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A high-availability resolver
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har: a High-Availability Resolver


har is a "high availability resolver." As you probably know, a DNS resolver's duty is to convert host names (e.g., into IPv4 or IPv6 addresses (e.g.,

Unlike bind, djbdns, PowerDNS, or other DNS resolvers, har is not a full-service resolver authoritative for top-level or second-level domains (e.g. har is not designed to accept connections from other hosts, nor does har provide features such as caching or recursion. Instead, har is designed to resolve hostnames that you configure into IP addresses of hosts that are actually available, based on criteria you specify. Queries for non-configured hostnames are simply forwarded to a full-service resolver.

Why use har?

har is intended to be a building block for large-scale, highly-available services. For example, if your service architecture involves a front-end web server that retrieves data from an API layer, har can help ensure that the front-end code connects to the closest available API server.

har provides the following benefits over HTTP proxies:

  • Most HTTP proxies don't maintain connection and response latency statistics. har helps direct clients to both an available and proximate server. This makes it easy to implement a design in which a client falls back to a server in another region (whose response latency necessarily will be longer) only if all of the servers in the same region are unavailable.

  • Proxied connections usually disguise the connection's origin address (from the server's point of view) and the destination address (from the client's point of view). This can present a challenge for debugging service issues. With har, you don't need to worry about that: clients can directly connect to the server's address.

  • har helps isolate service issues: since every client runs its own copy, the failure of a har instance only affects the client.

  • har improves speed: no extra network hop is needed that could introduce additional response latency.


hard (the har daemon) is a DNS proxy server. It answers DNS queries on the IPv4 and IPv6 loopback interfaces by looking at the "question" section of the request packet. If the request is for an A or AAAA record (i.e., an IP address), and the subject of the request (i.e., the hostname) is configured in har's configuration file, har will consider itself the authoritative server and respond to the request Otherwise, har will simply forward the request to an authoritative DNS server.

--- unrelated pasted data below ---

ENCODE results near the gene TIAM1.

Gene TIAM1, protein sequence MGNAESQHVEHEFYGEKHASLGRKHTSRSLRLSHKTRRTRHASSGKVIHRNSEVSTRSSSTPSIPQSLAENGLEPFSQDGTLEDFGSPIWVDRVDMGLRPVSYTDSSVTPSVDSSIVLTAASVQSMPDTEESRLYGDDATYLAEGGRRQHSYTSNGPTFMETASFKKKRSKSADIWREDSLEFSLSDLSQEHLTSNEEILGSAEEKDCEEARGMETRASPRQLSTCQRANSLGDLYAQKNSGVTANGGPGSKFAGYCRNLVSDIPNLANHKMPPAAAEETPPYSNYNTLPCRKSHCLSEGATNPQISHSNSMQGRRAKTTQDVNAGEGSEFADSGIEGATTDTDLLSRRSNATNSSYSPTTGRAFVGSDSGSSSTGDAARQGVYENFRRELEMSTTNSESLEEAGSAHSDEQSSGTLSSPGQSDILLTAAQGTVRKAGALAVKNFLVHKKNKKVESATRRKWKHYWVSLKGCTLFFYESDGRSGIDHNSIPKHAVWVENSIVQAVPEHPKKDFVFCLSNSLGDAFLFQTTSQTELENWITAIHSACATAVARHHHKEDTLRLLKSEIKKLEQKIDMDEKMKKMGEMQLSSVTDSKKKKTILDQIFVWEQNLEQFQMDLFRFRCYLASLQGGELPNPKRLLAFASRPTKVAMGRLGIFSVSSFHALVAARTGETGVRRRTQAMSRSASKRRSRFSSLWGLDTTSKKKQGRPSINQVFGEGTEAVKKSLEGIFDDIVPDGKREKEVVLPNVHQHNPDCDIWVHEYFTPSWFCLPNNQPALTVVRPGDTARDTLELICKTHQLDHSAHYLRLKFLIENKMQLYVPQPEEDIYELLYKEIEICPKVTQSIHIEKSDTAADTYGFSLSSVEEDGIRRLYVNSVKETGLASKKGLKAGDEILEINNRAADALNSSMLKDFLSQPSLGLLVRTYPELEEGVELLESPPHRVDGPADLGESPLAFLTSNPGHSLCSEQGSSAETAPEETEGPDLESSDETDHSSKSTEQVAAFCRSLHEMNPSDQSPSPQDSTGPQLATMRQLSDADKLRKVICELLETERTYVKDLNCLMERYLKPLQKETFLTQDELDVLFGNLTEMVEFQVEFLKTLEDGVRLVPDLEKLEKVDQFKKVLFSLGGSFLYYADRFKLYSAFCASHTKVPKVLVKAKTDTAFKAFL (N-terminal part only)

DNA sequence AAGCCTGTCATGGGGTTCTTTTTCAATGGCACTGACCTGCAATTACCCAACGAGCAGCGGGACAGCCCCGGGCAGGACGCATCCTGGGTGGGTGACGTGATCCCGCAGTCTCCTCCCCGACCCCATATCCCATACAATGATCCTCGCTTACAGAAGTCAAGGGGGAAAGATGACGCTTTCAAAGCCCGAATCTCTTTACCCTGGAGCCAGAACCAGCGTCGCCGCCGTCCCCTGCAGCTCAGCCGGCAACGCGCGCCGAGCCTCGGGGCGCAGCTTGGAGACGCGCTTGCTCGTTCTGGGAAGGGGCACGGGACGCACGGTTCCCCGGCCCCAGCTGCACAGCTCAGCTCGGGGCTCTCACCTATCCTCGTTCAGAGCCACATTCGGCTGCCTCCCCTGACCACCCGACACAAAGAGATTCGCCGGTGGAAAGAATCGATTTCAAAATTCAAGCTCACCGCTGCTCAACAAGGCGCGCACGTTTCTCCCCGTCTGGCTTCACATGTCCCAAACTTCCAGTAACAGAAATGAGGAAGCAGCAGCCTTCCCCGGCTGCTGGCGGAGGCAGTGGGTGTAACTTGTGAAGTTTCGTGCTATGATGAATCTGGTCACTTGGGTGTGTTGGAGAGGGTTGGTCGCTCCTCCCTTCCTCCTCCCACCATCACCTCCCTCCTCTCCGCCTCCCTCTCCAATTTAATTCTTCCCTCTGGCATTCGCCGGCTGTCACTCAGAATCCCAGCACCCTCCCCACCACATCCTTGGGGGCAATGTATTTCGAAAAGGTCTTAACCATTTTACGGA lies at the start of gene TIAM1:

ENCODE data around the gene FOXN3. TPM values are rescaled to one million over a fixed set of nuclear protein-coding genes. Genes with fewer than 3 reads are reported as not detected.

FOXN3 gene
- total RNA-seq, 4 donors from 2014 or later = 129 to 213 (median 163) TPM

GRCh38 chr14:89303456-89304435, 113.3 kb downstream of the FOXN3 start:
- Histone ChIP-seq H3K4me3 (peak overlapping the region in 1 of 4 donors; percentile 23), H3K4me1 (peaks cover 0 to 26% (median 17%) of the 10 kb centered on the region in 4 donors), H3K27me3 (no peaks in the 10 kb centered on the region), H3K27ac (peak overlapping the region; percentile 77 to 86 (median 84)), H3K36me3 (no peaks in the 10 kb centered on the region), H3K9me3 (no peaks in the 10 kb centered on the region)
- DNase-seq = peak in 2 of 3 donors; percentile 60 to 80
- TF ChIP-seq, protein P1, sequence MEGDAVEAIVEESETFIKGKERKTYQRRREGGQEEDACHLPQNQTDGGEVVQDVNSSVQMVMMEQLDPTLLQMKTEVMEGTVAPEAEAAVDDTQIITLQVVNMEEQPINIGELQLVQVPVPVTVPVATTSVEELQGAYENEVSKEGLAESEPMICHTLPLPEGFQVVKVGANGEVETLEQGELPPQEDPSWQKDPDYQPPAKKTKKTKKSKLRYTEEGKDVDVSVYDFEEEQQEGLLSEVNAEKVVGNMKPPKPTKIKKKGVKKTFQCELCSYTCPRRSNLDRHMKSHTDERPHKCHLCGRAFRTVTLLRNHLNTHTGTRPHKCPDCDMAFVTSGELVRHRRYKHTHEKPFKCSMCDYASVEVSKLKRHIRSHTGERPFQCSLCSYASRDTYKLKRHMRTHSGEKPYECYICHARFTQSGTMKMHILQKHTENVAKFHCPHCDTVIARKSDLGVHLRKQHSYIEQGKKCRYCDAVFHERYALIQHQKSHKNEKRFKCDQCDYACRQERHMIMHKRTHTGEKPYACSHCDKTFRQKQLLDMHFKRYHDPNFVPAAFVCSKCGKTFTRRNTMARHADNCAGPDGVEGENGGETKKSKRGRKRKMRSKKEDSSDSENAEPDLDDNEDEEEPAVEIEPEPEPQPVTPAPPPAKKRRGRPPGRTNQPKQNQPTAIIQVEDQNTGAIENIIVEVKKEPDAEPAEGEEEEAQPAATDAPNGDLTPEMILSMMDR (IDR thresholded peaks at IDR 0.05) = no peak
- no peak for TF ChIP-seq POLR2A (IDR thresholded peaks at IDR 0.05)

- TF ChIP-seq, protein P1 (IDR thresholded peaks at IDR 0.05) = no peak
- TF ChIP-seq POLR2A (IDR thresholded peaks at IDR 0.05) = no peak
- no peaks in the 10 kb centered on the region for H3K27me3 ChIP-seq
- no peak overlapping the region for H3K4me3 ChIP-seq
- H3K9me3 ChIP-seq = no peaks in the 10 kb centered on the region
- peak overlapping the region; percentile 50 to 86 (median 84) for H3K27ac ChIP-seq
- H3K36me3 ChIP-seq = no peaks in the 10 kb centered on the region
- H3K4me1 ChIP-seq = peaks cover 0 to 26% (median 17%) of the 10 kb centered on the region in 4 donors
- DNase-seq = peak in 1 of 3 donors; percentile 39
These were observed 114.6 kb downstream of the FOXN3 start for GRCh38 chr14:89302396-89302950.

While har waits for queries, it periodically polls a list of one or more candidates associated with each configured host. A candidate is a specific host whose IP address could be associated with the configured hostname. For example, candidates for the host could be,,, and so forth. Candidates are polled and ranked either via HTTP or TCP health checks. Check state is stored in a local sqlite3 database.

|  program  |
     || <- DNS query: "" 
     ||    (localhost, port 53)
|          |       ---------------          ----------
|          | ---> (har config file)   |--> (sqlite3 db)
|          |       ---------------    |     ----------
|   hard   | --------------------------
|          |
|          | == HTTP health check ==>
|          | == HTTP health check ==>
|          | == HTTP health check ==> ...
     ||  <- outbound DNS queries ("")
| upstream resolver ( | 


har requires the following shared libraries to be installed on the client:

At this time, har has been tested only on CentOS 5 Linux (x86_64 platform).
Support for additional operating systems and distributions is forthcoming -- any assistance in this area would be most appreciated.

Building har

gcc -std=c99 -D_POSIX_SOURCE -Wall -pedantic -g har.c -o har -lev -lldns -lconfuse -lcurl -luriparser -lsqlite3




Michael S. Fischer is the primary author and maintainer.


Contact the author for support questions. Since har is a volunteer project, support is available only as the author's time permits.

Bug reports and feature requests can be filed at

Copyright and License

Copyright 2011 Michael S. Fischer.

See the LICENSE file included with this distribution for the terms under which har is licensed.

Source and contributions

Contributions to har are welcome and encouraged. The official GitHub repository is located at

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